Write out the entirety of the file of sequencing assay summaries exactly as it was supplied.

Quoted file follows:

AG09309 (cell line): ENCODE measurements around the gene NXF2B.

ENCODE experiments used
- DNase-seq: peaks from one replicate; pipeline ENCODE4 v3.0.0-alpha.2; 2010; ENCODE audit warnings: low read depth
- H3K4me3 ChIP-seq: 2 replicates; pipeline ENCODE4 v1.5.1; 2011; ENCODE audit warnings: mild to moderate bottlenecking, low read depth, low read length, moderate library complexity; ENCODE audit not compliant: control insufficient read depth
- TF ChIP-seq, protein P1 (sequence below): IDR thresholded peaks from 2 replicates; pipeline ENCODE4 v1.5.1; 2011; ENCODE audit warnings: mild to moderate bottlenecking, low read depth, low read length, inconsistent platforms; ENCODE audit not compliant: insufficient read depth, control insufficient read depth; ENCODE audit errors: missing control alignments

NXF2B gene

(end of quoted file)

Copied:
AG09309 (cell line): ENCODE measurements around the gene NXF2B.

ENCODE experiments used
- DNase-seq: peaks from one replicate; pipeline ENCODE4 v3.0.0-alpha.2; 2010; ENCODE audit warnings: low read depth
- H3K4me3 ChIP-seq: 2 replicates; pipeline ENCODE4 v1.5.1; 2011; ENCODE audit warnings: mild to moderate bottlenecking, low read depth, low read length, moderate library complexity; ENCODE audit not compliant: control insufficient read depth
- TF ChIP-seq, protein P1 (sequence below): IDR thresholded peaks from 2 replicates; pipeline ENCODE4 v1.5.1; 2011; ENCODE audit warnings: mild to moderate bottlenecking, low read depth, low read length, inconsistent platforms; ENCODE audit not compliant: insufficient read depth, control insufficient read depth; ENCODE audit errors: missing control alignments

NXF2B gene